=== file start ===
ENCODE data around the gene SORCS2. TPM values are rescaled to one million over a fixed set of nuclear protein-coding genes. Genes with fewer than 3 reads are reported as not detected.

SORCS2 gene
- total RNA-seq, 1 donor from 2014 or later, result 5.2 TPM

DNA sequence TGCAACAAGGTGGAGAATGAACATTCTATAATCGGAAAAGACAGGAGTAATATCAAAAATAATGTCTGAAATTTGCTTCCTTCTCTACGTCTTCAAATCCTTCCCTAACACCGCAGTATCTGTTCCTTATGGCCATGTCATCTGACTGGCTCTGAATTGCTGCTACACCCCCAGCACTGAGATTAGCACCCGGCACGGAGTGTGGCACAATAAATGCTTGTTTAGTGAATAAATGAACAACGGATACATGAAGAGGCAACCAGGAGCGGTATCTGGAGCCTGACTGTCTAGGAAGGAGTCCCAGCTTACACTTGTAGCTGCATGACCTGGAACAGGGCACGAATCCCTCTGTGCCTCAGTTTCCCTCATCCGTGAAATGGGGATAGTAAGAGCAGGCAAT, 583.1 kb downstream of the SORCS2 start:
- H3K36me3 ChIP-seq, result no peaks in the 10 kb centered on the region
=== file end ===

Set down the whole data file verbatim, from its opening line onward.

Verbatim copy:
ENCODE data around the gene SORCS2. TPM values are rescaled to one million over a fixed set of nuclear protein-coding genes. Genes with fewer than 3 reads are reported as not detected.

SORCS2 gene
- total RNA-seq, 1 donor from 2014 or later, result 5.2 TPM

DNA sequence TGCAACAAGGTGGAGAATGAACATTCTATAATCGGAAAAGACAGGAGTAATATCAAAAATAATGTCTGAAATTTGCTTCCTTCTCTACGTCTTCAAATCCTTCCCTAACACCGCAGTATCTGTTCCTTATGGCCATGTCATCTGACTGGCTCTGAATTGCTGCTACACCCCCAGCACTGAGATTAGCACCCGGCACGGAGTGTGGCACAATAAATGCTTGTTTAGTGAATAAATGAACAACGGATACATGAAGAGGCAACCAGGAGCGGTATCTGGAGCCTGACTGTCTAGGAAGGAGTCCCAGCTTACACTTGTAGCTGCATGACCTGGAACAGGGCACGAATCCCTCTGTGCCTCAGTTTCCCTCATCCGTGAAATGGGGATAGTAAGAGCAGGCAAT, 583.1 kb downstream of the SORCS2 start:
- H3K36me3 ChIP-seq, result no peaks in the 10 kb centered on the region